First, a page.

Liraglutide alters gut microbiome in type 2 diabetes

An article published in Experimental Biology and Medicine (Volume 243, Issue 1, January, 2018) describes a new benefit for patients with type-2-diabetes (T2D) that take liraglutide. The study, led by Dr. Xinhua Xiao, from the Peking Union Medical College Hospital in Beijing, China, demonstrates that liraglutide beneficially changes the gut microbiome in an animal model of T2D.


T2D is a chronic metabolic condition characterized by high levels of glucose, a sugar, in the blood. Glucose is an important energy source for all cells. When glucose remains in the blood and does not enter cells, cells are not able to function properly. Recent studies have demonstrated that patients with T2D also have alterations in the natural bacteria that reside in gastrointestinal tract and facilitate digestion and impact overall health. If left untreated, the complications from T2D can be life-threatening and include heart disease, nerve damage, kidney disease, eye damage, foot damage, and Alzheimer’s disease.

Diet and exercise can prevent complications in some patients. Other patients may need medications to prevent complications. Liraglutide was approved by US Food and Drug Administration for the treatment of T2D in 2010 and reduces blood glucose levels. However, the effects of liraglutide on the gut microbiome have not been elucidated.

In the current study, Dr. Xiao and colleagues examined the gut microbiota in normal rats, diabetic rats and liraglutide-treated diabetic male rats. Diabetic rats exhibited a marked reduction in the number and diversity of gut microbes. Lariglutide administration prevented the development of diabetes, and selectively enhanced some short-chain fatty acid-producing and probiotic bacteria. Dr. Qian Zhang, Assistant Professor of Peking Union Medical College Hospital and a co-author of the study, stated that “the correlation of gut microbiota moderation and liraglutide treatment in diabetic rats may contribute to a new beneficial effect of liraglutide against diabetes.” Dr. Xiao said that “Beneficial bacteria therapy could be a safe and efficient treatment for diabetic patients.”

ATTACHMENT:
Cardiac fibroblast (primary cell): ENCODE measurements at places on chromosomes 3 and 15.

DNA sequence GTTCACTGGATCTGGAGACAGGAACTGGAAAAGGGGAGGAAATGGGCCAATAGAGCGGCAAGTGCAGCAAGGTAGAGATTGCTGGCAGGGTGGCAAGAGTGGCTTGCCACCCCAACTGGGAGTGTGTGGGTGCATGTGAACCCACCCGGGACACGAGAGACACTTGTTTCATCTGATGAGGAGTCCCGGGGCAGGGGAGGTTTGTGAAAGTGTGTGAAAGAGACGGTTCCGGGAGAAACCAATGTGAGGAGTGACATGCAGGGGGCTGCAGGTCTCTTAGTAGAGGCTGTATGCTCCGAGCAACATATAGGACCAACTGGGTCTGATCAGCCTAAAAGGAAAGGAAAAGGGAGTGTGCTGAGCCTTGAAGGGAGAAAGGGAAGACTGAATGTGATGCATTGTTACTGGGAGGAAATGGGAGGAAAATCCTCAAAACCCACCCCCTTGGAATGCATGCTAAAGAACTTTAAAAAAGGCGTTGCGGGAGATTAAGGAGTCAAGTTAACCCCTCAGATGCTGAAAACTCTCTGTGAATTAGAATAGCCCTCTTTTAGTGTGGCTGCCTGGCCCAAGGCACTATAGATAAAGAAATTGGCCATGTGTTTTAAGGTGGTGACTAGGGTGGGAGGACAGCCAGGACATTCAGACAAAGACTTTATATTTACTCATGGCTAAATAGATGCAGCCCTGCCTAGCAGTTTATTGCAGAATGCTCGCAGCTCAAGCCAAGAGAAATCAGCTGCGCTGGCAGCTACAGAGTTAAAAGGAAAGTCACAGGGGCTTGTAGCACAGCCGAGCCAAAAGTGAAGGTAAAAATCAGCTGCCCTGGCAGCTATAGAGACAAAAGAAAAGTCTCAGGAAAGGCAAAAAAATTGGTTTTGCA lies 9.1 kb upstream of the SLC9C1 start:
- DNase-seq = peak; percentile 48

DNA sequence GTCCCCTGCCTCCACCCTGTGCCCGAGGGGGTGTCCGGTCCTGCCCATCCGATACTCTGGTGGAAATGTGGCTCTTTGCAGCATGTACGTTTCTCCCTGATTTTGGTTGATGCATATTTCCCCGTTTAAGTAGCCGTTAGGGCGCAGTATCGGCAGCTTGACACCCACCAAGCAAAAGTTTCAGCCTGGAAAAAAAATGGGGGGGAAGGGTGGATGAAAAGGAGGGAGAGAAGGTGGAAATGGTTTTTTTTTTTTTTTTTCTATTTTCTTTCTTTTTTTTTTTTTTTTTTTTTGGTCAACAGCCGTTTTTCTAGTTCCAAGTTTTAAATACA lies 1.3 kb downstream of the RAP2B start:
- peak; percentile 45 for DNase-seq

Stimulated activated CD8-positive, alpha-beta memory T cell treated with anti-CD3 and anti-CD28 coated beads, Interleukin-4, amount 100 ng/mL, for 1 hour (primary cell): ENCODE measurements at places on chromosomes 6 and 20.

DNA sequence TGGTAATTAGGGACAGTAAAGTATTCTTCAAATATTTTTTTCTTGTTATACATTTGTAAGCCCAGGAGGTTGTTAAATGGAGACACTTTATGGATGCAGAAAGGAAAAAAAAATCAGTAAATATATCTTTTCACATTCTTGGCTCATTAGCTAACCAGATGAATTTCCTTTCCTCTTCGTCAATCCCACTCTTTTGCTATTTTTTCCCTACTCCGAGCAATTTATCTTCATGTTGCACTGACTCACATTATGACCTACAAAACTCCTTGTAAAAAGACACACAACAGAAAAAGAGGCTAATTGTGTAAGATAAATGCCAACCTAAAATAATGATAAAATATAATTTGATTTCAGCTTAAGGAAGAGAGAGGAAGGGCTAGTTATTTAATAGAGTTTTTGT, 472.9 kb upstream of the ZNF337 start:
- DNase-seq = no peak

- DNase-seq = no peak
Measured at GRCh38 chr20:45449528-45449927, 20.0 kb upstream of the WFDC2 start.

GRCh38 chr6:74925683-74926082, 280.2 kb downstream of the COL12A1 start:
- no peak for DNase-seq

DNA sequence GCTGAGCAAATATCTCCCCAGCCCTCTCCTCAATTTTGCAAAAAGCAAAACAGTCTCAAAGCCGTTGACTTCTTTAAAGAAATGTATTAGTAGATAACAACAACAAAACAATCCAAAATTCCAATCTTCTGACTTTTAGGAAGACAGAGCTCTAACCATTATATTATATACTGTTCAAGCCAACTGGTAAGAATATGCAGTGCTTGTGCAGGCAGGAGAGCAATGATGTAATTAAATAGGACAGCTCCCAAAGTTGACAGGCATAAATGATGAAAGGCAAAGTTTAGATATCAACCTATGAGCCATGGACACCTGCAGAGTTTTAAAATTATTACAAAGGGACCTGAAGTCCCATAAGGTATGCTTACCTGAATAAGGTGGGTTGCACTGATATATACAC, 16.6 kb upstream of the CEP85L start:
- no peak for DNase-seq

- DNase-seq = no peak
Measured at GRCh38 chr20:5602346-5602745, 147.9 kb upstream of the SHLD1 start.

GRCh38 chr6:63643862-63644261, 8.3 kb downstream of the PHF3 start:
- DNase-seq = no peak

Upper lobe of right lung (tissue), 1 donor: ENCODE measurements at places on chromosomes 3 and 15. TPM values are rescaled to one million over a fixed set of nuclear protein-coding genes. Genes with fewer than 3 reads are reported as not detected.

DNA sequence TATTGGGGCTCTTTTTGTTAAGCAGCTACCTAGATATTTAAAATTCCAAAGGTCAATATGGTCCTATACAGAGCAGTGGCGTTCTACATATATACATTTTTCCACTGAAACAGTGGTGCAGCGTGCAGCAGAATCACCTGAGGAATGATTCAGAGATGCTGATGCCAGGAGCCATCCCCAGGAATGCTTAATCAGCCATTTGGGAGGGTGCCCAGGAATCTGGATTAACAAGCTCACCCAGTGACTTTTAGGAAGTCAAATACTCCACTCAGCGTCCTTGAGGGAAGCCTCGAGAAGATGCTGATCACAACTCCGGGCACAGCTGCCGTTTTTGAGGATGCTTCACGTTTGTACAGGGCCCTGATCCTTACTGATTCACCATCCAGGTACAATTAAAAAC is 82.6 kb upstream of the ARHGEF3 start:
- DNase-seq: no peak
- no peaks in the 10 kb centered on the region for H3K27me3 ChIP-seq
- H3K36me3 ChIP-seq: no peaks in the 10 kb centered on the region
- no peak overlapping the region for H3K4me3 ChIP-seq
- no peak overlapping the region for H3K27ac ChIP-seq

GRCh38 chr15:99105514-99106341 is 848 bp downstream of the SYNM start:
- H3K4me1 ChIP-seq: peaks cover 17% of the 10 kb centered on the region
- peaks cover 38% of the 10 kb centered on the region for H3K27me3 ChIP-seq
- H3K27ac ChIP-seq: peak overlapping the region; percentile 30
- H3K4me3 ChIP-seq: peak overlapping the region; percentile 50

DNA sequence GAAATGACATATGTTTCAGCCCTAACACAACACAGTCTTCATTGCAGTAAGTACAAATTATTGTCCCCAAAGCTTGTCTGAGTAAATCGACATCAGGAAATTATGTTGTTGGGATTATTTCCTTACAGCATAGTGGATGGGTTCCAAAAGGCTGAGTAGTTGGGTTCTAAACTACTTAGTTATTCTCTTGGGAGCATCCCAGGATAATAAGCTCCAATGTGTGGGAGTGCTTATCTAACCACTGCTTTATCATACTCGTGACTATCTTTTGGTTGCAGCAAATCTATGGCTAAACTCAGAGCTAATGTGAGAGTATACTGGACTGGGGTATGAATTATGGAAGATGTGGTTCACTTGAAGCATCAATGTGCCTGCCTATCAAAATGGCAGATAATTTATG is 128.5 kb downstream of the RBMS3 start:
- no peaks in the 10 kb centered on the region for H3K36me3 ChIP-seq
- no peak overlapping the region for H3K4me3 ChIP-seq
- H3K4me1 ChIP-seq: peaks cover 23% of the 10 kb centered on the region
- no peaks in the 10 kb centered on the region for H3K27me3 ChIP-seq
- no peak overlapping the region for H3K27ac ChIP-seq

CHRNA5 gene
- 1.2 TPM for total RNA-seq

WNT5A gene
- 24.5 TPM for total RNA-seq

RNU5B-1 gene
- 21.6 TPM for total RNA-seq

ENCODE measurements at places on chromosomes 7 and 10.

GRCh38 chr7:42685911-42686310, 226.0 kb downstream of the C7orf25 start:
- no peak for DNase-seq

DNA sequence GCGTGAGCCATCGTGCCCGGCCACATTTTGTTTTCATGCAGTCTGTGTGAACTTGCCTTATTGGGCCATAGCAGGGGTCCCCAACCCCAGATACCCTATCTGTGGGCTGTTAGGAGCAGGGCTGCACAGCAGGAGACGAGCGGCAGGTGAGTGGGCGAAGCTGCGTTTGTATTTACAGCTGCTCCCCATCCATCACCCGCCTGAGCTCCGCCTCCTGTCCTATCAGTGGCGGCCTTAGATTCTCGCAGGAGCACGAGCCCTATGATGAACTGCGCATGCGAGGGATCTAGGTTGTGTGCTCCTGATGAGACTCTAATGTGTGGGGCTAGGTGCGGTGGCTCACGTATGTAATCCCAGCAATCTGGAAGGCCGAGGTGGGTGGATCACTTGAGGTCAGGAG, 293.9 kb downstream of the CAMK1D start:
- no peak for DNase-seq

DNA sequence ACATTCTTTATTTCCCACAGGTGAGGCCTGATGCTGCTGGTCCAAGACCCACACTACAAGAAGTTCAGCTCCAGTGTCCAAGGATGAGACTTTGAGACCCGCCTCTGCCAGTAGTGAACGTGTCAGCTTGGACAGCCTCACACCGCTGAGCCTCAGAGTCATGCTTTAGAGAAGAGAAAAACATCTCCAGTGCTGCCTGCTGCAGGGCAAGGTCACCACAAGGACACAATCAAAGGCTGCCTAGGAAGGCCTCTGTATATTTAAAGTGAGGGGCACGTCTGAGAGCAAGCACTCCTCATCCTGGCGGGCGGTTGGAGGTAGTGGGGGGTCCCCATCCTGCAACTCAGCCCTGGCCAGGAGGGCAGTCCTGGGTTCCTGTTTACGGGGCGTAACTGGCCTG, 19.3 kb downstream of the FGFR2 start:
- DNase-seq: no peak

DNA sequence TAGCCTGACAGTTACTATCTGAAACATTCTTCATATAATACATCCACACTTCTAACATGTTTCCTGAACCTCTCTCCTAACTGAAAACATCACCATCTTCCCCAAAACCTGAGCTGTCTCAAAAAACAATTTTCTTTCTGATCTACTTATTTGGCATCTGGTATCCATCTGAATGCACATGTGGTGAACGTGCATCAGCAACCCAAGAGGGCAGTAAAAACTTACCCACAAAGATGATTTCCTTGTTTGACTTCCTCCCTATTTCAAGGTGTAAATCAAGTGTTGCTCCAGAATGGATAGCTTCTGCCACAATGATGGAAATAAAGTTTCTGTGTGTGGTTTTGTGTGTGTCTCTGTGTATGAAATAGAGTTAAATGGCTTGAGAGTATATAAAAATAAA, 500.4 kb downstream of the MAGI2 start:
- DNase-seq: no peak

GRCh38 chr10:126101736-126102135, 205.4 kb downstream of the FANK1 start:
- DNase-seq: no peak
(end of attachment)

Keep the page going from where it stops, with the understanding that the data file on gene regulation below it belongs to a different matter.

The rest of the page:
Dr. Steven R. Goodman, Editor-in-Chief of Experimental Biology & Medicine, said: “Xiao and colleagues have demonstrated an additional positive effect of the FDA approved Type 2 diabetes drug treatment: Liraglutide in a rat model. They demonstrate in a Type 2 diabetes rat model that this glucagon-like peptide not only stimulates the glucose-induced insulin response but also changes the gut microbiome leading to decreased inflammation and increased short chain fatty acid producers and probiotic bacteria in the gut. Further studies elucidating the underlying mechanisms are now warranted.”

Experimental Biology and Medicine is a journal dedicated to the publication of multidisciplinary and interdisciplinary research in the biomedical sciences. The journal was first established in 1903. Experimental Biology and Medicine is the journal of the Society of Experimental Biology and Medicine.

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